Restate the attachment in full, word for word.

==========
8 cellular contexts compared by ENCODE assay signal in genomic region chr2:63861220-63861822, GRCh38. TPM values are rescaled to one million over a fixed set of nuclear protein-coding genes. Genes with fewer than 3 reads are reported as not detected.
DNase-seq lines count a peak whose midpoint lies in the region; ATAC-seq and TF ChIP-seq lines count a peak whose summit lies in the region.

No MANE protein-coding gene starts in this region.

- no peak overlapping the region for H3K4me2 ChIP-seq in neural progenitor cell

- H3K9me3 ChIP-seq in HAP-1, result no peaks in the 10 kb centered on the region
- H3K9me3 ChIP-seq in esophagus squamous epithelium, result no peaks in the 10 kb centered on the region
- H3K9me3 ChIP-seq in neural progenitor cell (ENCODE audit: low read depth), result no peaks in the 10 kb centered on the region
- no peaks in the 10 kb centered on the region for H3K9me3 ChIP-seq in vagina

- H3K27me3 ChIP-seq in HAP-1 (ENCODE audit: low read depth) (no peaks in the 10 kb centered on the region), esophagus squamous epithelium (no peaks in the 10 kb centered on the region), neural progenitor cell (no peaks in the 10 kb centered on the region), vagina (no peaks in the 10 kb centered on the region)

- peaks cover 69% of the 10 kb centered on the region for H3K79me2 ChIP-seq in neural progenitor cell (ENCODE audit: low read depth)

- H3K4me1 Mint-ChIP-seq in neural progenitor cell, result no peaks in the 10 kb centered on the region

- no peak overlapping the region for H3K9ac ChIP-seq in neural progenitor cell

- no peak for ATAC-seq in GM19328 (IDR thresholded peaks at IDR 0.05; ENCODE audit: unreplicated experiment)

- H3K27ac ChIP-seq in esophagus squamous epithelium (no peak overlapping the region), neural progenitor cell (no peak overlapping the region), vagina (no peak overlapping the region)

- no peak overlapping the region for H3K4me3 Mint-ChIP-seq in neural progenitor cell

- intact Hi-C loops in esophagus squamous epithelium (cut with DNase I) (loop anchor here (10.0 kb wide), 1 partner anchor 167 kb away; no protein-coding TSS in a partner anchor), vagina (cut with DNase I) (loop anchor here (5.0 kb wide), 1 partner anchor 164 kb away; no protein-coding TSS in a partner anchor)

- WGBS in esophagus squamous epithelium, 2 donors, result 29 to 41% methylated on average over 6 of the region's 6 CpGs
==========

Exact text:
8 cellular contexts compared by ENCODE assay signal in genomic region chr2:63861220-63861822, GRCh38. TPM values are rescaled to one million over a fixed set of nuclear protein-coding genes. Genes with fewer than 3 reads are reported as not detected.
DNase-seq lines count a peak whose midpoint lies in the region; ATAC-seq and TF ChIP-seq lines count a peak whose summit lies in the region.

No MANE protein-coding gene starts in this region.

- no peak overlapping the region for H3K4me2 ChIP-seq in neural progenitor cell

- H3K9me3 ChIP-seq in HAP-1, result no peaks in the 10 kb centered on the region
- H3K9me3 ChIP-seq in esophagus squamous epithelium, result no peaks in the 10 kb centered on the region
- H3K9me3 ChIP-seq in neural progenitor cell (ENCODE audit: low read depth), result no peaks in the 10 kb centered on the region
- no peaks in the 10 kb centered on the region for H3K9me3 ChIP-seq in vagina

- H3K27me3 ChIP-seq in HAP-1 (ENCODE audit: low read depth) (no peaks in the 10 kb centered on the region), esophagus squamous epithelium (no peaks in the 10 kb centered on the region), neural progenitor cell (no peaks in the 10 kb centered on the region), vagina (no peaks in the 10 kb centered on the region)

- peaks cover 69% of the 10 kb centered on the region for H3K79me2 ChIP-seq in neural progenitor cell (ENCODE audit: low read depth)

- H3K4me1 Mint-ChIP-seq in neural progenitor cell, result no peaks in the 10 kb centered on the region

- no peak overlapping the region for H3K9ac ChIP-seq in neural progenitor cell

- no peak for ATAC-seq in GM19328 (IDR thresholded peaks at IDR 0.05; ENCODE audit: unreplicated experiment)

- H3K27ac ChIP-seq in esophagus squamous epithelium (no peak overlapping the region), neural progenitor cell (no peak overlapping the region), vagina (no peak overlapping the region)

- no peak overlapping the region for H3K4me3 Mint-ChIP-seq in neural progenitor cell

- intact Hi-C loops in esophagus squamous epithelium (cut with DNase I) (loop anchor here (10.0 kb wide), 1 partner anchor 167 kb away; no protein-coding TSS in a partner anchor), vagina (cut with DNase I) (loop anchor here (5.0 kb wide), 1 partner anchor 164 kb away; no protein-coding TSS in a partner anchor)

- WGBS in esophagus squamous epithelium, 2 donors, result 29 to 41% methylated on average over 6 of the region's 6 CpGs